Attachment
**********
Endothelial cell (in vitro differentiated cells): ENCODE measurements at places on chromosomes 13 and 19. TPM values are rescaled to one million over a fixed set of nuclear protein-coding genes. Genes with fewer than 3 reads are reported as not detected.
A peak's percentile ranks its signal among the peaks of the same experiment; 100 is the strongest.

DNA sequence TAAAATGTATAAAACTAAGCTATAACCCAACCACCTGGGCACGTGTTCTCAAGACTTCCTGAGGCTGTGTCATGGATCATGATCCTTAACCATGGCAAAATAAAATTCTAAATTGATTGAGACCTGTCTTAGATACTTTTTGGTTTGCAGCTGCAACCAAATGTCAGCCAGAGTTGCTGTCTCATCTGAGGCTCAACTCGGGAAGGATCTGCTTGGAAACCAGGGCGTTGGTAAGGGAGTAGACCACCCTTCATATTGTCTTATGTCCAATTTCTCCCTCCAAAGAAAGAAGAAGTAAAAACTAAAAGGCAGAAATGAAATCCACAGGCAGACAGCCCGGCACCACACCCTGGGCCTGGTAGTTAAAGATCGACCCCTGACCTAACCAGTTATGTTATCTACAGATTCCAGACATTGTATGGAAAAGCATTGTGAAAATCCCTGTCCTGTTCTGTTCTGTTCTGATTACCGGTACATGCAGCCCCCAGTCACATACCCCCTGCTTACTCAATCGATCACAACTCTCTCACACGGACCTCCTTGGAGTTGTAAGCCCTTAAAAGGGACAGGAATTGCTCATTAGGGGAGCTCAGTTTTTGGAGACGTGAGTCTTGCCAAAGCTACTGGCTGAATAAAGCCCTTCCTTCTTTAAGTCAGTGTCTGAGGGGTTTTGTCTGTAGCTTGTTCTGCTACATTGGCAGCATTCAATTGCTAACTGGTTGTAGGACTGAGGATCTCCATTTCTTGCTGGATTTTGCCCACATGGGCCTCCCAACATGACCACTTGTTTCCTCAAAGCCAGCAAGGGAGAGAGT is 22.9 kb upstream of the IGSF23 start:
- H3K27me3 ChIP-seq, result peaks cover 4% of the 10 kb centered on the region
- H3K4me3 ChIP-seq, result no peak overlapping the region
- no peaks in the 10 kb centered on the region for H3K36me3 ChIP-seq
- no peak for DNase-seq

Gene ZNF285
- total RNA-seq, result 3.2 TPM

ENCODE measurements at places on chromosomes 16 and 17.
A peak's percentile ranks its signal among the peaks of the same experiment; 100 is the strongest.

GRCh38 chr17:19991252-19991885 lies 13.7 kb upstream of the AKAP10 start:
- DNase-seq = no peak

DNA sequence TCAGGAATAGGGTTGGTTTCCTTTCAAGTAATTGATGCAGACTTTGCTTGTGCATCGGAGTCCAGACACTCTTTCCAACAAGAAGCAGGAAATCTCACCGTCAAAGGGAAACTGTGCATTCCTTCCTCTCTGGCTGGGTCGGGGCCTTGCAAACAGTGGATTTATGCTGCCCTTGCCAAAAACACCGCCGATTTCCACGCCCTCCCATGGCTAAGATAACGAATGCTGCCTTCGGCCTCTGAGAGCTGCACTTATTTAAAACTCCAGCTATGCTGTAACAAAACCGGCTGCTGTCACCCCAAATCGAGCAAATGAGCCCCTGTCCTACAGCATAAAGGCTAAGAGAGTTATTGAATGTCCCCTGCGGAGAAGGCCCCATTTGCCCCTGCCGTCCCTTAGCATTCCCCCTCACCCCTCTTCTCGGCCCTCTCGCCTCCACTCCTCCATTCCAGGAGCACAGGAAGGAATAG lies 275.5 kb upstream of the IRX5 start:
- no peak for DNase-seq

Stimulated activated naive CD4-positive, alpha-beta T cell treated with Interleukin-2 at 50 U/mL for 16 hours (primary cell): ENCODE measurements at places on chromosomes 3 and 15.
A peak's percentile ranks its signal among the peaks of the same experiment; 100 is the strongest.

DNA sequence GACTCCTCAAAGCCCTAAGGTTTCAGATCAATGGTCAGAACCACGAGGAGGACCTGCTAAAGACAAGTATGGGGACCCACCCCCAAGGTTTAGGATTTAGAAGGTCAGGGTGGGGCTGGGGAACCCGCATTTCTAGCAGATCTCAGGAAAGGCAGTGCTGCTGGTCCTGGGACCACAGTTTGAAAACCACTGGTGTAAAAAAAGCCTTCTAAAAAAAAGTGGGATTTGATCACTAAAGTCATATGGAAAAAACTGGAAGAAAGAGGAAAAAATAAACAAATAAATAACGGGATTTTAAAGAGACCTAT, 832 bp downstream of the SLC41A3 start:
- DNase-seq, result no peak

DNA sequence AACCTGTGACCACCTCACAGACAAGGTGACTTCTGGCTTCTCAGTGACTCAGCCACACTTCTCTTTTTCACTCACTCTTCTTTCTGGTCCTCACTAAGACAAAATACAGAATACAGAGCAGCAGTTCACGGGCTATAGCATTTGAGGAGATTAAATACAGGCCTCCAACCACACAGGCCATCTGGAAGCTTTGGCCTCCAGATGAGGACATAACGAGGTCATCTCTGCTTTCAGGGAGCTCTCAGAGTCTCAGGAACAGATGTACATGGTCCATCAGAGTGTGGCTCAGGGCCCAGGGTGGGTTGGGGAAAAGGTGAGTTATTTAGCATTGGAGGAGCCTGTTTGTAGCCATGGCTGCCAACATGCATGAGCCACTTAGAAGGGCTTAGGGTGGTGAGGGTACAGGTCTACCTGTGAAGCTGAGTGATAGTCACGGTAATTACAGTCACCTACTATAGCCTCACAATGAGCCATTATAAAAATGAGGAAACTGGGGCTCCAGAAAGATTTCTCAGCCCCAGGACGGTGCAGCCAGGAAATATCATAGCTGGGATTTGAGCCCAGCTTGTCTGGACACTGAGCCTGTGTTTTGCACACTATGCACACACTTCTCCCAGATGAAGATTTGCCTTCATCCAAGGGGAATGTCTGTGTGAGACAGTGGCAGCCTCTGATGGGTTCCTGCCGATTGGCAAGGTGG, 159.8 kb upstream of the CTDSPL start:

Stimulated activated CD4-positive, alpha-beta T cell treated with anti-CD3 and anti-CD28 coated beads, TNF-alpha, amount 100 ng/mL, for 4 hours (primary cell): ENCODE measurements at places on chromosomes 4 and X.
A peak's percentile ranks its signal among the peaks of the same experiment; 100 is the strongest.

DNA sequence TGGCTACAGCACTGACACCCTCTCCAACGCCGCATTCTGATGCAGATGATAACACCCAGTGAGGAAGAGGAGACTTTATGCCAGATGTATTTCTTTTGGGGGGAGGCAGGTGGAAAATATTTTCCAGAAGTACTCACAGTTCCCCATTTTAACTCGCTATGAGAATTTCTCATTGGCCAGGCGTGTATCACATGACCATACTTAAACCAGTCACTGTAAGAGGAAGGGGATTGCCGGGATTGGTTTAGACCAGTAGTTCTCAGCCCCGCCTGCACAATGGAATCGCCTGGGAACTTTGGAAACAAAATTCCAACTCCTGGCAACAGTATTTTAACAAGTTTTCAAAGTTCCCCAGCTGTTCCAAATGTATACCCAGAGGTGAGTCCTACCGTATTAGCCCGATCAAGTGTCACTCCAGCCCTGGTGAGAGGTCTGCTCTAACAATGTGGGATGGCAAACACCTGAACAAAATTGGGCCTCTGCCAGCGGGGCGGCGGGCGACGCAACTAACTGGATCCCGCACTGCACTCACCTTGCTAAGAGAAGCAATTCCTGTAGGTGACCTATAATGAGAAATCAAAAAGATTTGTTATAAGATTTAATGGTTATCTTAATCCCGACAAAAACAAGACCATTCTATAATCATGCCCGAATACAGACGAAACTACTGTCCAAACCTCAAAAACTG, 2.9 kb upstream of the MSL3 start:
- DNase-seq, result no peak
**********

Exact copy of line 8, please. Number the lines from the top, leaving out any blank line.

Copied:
Gene ZNF285